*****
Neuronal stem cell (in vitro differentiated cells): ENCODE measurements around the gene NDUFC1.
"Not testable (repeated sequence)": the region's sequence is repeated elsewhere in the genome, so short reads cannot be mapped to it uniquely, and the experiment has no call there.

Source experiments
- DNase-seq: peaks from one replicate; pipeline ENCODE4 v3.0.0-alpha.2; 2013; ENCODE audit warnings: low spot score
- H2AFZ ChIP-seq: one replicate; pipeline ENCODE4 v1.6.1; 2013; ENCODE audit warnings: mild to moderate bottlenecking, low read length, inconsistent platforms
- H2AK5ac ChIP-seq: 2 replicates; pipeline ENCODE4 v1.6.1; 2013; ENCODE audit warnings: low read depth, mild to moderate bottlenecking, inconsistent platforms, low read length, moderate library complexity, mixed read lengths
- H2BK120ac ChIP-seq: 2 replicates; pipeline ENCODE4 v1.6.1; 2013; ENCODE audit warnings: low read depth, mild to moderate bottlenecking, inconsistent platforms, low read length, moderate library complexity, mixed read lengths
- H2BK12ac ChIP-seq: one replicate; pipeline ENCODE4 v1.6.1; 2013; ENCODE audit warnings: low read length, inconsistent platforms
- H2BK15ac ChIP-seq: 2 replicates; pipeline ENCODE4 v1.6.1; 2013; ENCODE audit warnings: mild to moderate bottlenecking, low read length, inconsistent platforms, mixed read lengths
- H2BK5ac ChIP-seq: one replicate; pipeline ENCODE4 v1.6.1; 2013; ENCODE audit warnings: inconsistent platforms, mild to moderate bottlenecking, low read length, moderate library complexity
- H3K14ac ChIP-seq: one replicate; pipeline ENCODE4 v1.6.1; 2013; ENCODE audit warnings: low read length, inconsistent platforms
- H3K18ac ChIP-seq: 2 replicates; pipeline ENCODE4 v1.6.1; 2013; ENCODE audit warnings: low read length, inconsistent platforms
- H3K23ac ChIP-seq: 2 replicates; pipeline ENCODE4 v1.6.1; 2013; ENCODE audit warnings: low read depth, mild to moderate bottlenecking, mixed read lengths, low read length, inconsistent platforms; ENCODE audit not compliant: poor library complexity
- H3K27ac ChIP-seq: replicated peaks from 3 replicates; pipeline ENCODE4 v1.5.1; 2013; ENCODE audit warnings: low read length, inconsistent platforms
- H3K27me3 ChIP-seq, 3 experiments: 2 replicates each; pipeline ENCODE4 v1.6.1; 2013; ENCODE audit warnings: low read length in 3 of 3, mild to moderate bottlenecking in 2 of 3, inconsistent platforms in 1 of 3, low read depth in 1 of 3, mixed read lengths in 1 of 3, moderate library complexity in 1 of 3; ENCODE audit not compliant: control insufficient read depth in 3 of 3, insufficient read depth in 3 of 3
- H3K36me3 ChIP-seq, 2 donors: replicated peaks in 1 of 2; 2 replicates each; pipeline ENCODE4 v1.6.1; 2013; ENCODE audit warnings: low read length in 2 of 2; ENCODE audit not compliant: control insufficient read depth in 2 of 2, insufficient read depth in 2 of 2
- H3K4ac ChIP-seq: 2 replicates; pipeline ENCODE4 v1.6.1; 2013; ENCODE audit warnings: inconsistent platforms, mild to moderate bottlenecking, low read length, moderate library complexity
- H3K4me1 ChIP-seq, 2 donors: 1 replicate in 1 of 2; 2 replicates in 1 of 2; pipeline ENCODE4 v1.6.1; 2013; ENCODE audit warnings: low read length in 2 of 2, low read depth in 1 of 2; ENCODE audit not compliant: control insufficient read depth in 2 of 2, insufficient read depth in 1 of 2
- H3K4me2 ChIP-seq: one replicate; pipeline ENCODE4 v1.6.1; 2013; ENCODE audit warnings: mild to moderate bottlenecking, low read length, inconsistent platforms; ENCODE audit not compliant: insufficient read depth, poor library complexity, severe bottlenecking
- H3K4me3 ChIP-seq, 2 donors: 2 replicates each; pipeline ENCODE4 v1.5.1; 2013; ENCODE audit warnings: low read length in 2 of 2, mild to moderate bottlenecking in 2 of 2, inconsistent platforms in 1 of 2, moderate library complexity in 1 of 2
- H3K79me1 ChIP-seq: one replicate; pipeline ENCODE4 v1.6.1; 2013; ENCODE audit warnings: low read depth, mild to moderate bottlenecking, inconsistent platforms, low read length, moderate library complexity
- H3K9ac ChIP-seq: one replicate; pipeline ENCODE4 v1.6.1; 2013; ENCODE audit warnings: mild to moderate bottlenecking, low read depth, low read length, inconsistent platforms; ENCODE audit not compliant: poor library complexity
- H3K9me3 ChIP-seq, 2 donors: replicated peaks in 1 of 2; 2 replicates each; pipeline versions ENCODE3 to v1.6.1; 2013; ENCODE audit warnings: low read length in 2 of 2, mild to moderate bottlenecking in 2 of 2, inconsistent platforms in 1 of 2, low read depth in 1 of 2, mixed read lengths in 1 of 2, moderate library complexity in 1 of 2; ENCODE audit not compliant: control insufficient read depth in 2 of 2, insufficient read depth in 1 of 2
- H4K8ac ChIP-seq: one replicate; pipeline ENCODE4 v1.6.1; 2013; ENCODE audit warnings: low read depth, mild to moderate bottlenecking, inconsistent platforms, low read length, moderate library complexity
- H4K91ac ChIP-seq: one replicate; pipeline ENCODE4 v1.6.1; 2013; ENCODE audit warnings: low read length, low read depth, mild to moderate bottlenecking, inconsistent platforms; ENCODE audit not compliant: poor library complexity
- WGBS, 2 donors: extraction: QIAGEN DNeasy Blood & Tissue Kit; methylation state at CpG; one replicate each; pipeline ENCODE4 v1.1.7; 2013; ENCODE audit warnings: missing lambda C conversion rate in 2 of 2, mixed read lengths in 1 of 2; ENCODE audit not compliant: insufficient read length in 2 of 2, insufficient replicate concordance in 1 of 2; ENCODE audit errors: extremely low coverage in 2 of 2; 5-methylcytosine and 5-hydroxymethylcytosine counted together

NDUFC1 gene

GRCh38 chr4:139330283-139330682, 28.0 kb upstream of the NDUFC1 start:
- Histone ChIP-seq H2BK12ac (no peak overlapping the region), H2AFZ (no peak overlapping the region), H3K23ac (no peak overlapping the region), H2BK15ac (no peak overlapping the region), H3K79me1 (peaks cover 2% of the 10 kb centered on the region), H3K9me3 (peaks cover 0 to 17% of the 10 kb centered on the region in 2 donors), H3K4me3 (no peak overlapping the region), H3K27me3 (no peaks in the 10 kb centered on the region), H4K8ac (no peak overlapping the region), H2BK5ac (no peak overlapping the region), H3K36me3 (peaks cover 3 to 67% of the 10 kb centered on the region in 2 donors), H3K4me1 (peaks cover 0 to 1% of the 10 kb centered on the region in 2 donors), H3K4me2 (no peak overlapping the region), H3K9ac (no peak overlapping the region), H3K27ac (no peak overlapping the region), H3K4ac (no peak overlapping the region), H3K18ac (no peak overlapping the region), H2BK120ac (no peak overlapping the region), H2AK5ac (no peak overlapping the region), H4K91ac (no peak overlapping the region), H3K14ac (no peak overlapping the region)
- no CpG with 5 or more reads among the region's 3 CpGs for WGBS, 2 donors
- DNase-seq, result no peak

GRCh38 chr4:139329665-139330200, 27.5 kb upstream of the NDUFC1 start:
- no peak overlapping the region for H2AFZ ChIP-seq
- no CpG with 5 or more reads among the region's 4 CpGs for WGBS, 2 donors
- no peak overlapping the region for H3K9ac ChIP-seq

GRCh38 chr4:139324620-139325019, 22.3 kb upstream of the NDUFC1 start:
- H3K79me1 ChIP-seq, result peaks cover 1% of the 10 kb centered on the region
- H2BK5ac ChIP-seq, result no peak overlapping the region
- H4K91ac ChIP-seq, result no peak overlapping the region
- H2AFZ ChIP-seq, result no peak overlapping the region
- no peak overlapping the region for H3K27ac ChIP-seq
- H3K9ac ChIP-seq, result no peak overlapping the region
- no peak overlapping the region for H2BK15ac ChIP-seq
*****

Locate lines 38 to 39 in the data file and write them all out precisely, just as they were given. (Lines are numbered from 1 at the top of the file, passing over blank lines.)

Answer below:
- H2BK5ac ChIP-seq, result no peak overlapping the region
- H4K91ac ChIP-seq, result no peak overlapping the region